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Liverpool's dramatic return to the Champions League

LIVERPOOL -- Nostalgia is an integral part of Liverpool's identity.

The Kop celebrated a belated return to the Champions League, 1,742 days after their beloved Reds previously competed with the European elite, with a nod to their history. They chorused the name of one of the heroes of their 2005 triumph, Luis Garcia. By the time they exited Anfield, exhilarated by an extraordinary conclusion to an often mundane match, they had a more immediate reminder of another.

Steven Gerrard represents past and present alike. He is a byword for Liverpool and drama in Europe. An injury-time penalty winner against Ludogorets was not as stunning as the 2004 thunderbolt against Olympiakos, to qualify his side from the group stages, or as seismic as his Istanbul display in 2005, among the greatest produced by any player in a Champions League final, but it represented a fitting return to the competition.

The captain is the lone survivor of the team of 2005. Indeed, he was the sole player who featured in Liverpool's previous Champions League game, against Fiorentina almost five years earlier. Gerrard was the constant on a novel occasion for his teammates.

His penalty was the difference between draw and win, securing two points that may prove vital. In the long term, the more significant strike may have come from Mario Balotelli, meeting Alberto Moreno's pass with an impromptu display of juggling and an assured finish. He has a first Liverpool goal. It was one his predecessor in their attack, Luis Suarez, could scarcely have taken with more elan.

Steven Gerrard's penalty secured a win for Liverpool in their return to Champions League after a five-year absence.

The idiosyncratic Italian scarcely conforms to any pattern, but the precedents among Liverpool strikers are instructive. Some, like Suarez, Daniel Sturridge and Fernando Torres, have begun well and prospered. Others have endured false starts. Peter Crouch recovered to some extent. Robbie Keane, Fernando Morientes and Iago Aspas did not. Now Balotelli does not belong among their number. His drought lasted only two games.

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"He is used to scoring," manager Brendan Rodgers said in his news conference. "He had two games when he hadn't scored. I just feel with him, he needs to be in the box more. I said to him at halftime: 'Make sure when the ball is in wide areas, you are penalty spot and in, not penalty spot and out.'

"He is 6-foot-3 and great in the air. He shows great touch and the finish was wonderful. On top of that, I thought he worked very hard. He is still trying to get fit but he showed us his quality."

Even a fully fit Balotelli would struggle to replicate Suarez's incessant effort. The Uruguayan was a blur of energy, providing a nuisance value even when he was playing badly. He set the tone for the side and Liverpool are struggling to adjust without him to lead from the front. Balotelli is less frenetic but brings other attributes.

- Report: Liverpool 2, Ludogorets 1
- Gerrard: Liverpool have a lot to learn

Penalty-taking ranks highly among them. Liverpool may now have the three finest exponents in England in Balotelli, Rickie Lambert and Gerrard. The captain remains the first choice from 12 yards and he indicated why with a nerveless conversion after goalkeeper Milan Borjan sent Javier Manquillo flying.

"There's no one better in a pressure situation than Steven Gerrard," Rodgers said. His opposite number, Georgi Dermendzhiev, sympathised with the previously excellent Borjan.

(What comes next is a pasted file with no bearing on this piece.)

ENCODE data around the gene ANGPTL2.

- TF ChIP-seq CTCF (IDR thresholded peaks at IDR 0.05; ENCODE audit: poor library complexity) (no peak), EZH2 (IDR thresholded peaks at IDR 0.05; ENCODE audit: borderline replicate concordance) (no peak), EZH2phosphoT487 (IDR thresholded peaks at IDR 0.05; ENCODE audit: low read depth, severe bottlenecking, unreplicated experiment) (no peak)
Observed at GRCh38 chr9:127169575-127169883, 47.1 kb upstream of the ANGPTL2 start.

"I am not blaming the goalkeeper," he said. "I am not annoyed or disappointed with him."

One replacement, Ludogorets' Dani Abalo, had scored their last-minute equaliser. Another exerted an impact at the other end. Perhaps tellingly, summer signing Lambert was overlooked when Rodgers sent on Fabio Borini, who had almost joined Sunderland in the transfer window.

It suggests the newcomer has already slipped down the pecking order. Borini justified the reshuffle in the rankings. Liverpool were recalibrated after his arrival and looked the better for it.

Mario Balotelli scored his first goal for Liverpool against Ludogorets, hopefully giving him the momentum needed to have a successful first year with the Reds.

"We changed the shape from 4-3-3 to a diamond," Rodgers said. The removal of Philippe Coutinho for Lucas Leiva, never prolific and rarely creative, should serve as an indictment of the younger Brazilian.

And the drama of the final few minutes should not obscure the mediocrity that preceded it. The qualities that propelled Liverpool into the Champions League were absent.

They were razor sharp last season. They made a habit of starting quickly. Instead, for the second time in four days, they allowed the visitors to Anfield to settle into the game.

There were periods when their passing was too ponderous, times when players of the calibre of Adam Lallana and Coutinho conceded possession carelessly. Mamadou Sakho induced jitters time and again and is so uncomfortable on the ball that his colleagues should implement an unofficial rule to never pass to the Frenchman. Others, possessors of great technique, were not incisive or inventive enough.

Balotelli's goal represented a step in the right direction, but the 117 million pound overhaul is yet to bear fruit.

"We are not at the standard we were last season," Rodgers said. "We have a lot of players who have come in and are still adapting. We are a work in progress."

At least, courtesy of Balotelli and Gerrard's goals, they can be more confident of another sort of progress: to the last 16 of the Champions League.

Richard Jolly covers the Premier League and Champions League for ESPN FC. Twitter: @RichJolly.


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